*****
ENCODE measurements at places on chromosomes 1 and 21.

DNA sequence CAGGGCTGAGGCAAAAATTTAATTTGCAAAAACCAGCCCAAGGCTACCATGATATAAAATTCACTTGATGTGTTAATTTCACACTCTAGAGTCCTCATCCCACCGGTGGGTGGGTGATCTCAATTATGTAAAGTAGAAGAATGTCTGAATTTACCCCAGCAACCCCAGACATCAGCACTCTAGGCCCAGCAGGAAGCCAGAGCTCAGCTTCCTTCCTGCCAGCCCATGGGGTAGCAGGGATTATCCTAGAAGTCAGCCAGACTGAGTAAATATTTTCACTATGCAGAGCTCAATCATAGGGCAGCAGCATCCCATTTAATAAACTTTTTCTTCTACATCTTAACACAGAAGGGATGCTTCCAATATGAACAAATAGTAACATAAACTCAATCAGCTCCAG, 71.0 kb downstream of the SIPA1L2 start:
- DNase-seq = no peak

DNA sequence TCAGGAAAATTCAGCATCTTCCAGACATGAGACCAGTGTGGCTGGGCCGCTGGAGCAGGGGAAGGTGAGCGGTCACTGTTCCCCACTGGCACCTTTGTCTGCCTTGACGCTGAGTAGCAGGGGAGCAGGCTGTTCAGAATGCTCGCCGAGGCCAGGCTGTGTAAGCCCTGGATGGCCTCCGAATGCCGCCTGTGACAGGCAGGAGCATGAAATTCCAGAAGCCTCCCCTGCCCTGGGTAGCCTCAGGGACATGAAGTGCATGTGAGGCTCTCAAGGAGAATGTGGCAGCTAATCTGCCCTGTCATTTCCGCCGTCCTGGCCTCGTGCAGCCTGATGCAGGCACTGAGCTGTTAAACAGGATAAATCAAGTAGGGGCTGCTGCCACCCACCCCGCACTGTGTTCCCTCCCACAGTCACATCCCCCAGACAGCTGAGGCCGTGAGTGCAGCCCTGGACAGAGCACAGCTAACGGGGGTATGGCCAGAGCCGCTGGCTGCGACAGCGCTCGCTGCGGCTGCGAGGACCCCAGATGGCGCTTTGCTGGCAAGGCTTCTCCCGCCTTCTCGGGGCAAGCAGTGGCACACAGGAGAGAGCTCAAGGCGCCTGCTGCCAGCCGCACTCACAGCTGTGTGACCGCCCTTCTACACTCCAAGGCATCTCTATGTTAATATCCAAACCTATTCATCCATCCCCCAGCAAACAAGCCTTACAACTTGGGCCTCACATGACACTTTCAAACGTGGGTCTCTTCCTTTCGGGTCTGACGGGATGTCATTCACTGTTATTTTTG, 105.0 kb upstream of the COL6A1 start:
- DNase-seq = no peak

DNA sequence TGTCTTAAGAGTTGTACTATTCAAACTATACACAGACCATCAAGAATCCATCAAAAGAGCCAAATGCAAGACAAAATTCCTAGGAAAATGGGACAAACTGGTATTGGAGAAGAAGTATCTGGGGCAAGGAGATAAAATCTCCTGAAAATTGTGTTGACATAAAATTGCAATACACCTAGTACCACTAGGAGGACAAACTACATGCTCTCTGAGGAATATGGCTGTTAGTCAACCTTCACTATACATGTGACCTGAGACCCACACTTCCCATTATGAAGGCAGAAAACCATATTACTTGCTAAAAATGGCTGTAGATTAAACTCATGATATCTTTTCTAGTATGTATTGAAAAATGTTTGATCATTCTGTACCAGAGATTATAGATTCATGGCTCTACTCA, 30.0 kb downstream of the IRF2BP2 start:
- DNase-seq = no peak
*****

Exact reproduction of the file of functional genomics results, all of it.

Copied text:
ENCODE measurements at places on chromosomes 1 and 21.

DNA sequence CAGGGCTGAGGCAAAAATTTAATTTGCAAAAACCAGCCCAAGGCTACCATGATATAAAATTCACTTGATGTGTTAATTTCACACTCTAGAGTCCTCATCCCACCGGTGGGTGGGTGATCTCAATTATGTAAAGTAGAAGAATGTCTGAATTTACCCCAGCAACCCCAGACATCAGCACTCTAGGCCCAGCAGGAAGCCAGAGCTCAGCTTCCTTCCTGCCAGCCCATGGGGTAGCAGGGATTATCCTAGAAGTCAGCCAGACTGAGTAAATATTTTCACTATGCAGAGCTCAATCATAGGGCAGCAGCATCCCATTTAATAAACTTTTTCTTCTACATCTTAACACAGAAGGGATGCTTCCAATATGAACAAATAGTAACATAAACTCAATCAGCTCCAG, 71.0 kb downstream of the SIPA1L2 start:
- DNase-seq = no peak

DNA sequence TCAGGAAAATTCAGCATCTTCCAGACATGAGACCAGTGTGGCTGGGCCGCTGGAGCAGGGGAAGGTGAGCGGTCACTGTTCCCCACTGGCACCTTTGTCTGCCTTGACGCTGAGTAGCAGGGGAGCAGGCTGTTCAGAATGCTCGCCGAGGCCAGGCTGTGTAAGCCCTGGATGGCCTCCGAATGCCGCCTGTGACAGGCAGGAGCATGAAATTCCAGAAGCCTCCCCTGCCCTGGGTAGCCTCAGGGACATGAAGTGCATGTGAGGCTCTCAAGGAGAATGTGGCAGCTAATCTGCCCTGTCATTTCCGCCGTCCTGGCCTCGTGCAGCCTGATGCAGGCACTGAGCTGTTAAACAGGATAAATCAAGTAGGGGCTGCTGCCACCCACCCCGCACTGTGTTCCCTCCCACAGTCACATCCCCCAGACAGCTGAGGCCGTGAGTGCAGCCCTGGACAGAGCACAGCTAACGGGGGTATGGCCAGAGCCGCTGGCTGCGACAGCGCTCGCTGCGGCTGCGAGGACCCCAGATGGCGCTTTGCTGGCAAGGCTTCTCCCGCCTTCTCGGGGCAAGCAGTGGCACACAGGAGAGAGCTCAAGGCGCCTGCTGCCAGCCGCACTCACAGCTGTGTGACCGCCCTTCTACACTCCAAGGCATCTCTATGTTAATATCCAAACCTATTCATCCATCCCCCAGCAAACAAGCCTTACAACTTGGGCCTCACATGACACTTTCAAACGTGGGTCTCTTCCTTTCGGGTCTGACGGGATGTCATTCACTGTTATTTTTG, 105.0 kb upstream of the COL6A1 start:
- DNase-seq = no peak

DNA sequence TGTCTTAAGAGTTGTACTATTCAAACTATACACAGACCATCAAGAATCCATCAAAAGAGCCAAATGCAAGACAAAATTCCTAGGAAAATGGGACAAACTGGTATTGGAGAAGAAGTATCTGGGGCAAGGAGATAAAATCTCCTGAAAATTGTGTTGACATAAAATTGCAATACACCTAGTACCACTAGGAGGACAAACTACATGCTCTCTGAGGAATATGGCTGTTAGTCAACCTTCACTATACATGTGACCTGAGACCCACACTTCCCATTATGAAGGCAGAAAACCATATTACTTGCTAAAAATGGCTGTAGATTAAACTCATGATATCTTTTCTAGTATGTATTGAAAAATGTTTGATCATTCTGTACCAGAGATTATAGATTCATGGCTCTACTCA, 30.0 kb downstream of the IRF2BP2 start:
- DNase-seq = no peak